Godot 3: Script with F#

Date: 2022-11-09 | godot | fsharp | csharp |

If you are running Godot 4, refer to the Godot 4 guide instead.


F# has quickly become my favorite programming language / ecosystem. Yet it is still behind in direct support in many domains - game / 3D development included - meaning a bit of tinkering is required to get up and running.

In this post, we'll walkthrough setting up a Godot project that can run scripts in both C# and F#.


  • Godot 3 (Mono version) - We need the Godot Mono version so that we have C# support. This implicitly gives us .NET support which we'll be leveraging to run our F# code.
  • .NET SDK - We need .NET SDK installed on our machine so we can utilize the dotnet command to create and modify .csproj and .fsproj files

Create a Godot project

Note: you can grab the full Godot and F# project source code on GitHub.

The first thing we'll do is create a new Godot project that is C# and F# compatible.

  • Open Godot
  • Create a new Godot Project
  • Add a C# script to the project - this will force the project to create a .csproj and will enable C# script support for our project
    • You can do this by right-clicking in the Scene Explorer and going through the options to create a new C# script

Our project should now have C# support. We can check this by creating an empty node in the project and attaching a simple script that will print to console. When we run it, we should see the output in our console.


using Godot;
using System;

public class SimplePrintCs : Node
	// Called when the node enters the scene tree for the first time.
	public override void _Ready()
		GD.Print("SimplePrintCs: C# Running...");

When we run our Godot project, we'd expect it to output:

SimplePrintCs: C# Running...

Enable F# in Godot

Note: you can grab the full Godot and F# project source code on GitHub.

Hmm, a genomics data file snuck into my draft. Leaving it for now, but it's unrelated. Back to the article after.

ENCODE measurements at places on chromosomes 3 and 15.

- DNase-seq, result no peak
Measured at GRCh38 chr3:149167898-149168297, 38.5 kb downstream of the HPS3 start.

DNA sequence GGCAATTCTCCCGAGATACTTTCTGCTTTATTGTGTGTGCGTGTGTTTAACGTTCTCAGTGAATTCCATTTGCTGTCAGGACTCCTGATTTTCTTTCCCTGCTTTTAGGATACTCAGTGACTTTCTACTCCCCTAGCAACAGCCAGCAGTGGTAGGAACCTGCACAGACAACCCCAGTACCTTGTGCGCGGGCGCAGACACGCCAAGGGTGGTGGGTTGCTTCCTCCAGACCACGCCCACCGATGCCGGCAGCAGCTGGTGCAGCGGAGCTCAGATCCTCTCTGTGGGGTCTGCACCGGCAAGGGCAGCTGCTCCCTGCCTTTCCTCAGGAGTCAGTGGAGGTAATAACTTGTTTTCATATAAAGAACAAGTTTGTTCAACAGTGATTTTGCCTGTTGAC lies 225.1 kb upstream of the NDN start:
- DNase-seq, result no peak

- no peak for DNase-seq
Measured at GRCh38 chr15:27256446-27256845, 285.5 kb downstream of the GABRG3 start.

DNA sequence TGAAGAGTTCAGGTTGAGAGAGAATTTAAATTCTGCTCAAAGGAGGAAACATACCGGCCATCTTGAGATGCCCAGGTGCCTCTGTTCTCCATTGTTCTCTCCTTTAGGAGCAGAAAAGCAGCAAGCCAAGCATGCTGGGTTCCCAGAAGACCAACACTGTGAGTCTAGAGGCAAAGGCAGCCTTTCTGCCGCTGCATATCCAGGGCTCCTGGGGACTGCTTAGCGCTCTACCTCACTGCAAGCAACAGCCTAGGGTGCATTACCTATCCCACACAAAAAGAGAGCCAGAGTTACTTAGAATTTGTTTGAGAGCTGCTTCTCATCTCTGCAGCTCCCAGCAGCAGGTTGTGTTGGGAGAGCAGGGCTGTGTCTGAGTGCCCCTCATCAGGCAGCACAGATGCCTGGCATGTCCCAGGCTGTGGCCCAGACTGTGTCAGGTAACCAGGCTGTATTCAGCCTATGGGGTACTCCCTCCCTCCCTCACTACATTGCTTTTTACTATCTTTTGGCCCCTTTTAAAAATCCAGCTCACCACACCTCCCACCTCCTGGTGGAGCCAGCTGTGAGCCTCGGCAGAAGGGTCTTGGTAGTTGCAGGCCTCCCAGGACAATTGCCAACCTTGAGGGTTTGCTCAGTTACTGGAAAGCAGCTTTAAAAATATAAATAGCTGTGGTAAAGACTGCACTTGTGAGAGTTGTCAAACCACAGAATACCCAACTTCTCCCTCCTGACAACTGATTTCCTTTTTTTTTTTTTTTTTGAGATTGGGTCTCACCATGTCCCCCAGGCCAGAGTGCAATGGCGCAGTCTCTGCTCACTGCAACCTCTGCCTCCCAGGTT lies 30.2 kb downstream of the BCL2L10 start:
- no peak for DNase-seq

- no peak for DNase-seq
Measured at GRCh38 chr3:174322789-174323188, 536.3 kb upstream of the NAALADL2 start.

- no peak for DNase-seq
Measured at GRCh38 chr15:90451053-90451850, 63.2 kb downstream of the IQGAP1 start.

Now that we have a .csproj in our Godot project, we can start to modify it to enable F#.

First we'll create an F# library project.

  • Create a new folder in your project (like ScriptsFs)
  • Navigate to that directory (like cd ScriptsFs)
  • Create a new F# library project:
    • dotnet new classlib -lang "F#"

This should output a minimal F# project with an .fsproj and an example .fs script.

Now that we have this minimal F# project, we need to modify its build dependencies in .fsproj to make it compatible with our Godot project and scripts.

Open the .fsproj and make changes to match the .csproj:

  • Sdk - At time of writing the current Godot LTS is Godot.NET.Sdk/3.3.0 but this may change and the important thing is that .csproj and .fsproj match. By referencing the Godot SDK directly, we give our F# code access to the Godot APIs
  • PropertyGroup > TargetFramework - At time of writing, Godot is targeting net472, but again the important part is that your .csproj and .fsproj agree on targets.

At this point we have a C# project and F# project that understand Godot, but they don't yet know about each other. We can change this by adding a project reference from our .csproj to our .fsproj - this will allow our C# code to call into our F# code.

Add a reference from C# to F#:

  • Navigate to root of your Godot project (where the .csproj is)
  • Run dotnet add ./CSPROJ_NAME.csproj reference ./ScriptsFs/ScriptsFs.fsproj
    • (Replace CSPROJ_NAME with the actual name of your .csproj)

With any luck we should now be able to call our F# code from C#.

F# Scripts in Godot

Godot knows about our C# project and our C# project knows about our F# project but currently Godot does not know about F# so it can't directly call it. There are some workarounds to this on the web but I find them to be a bit to clunky and manual so instead of enabling that, we'll just call all F# from a base C# file.

When you want to reference F# scripts in Godot, we'll do something like this:

  • C# File: FSharpHolder.cs -> references actual code
  • F# File: Actual Code -> real logic lives here

So let's say we want a script that prints to console. We can write that in F# like this:


namespace ScriptsFs

open Godot

type SimplePrintFs() =
    inherit Node()

    override this._Ready() =
        GD.Print("SimplePrintFs: F# Running...")

Note: Make sure you update your .fsproj so it knows to compile this new script!

Now we create a placeholder C# file which we'll attach to our Godot scene to faciliate the Godot -> F# connection. The placeholder C# file just inherits directly from our F# file allowing it to run directly.


using ScriptsFs;

public class SimplePrintFsHolder : SimplePrintFs

Now when we run this, we expect to get both the C# and F# prints!

SimplePrintCs: C# Running...
SimplePrintFs: F# Running...

Next Steps

Hopefully this gets you started on your Godot x F# journey!

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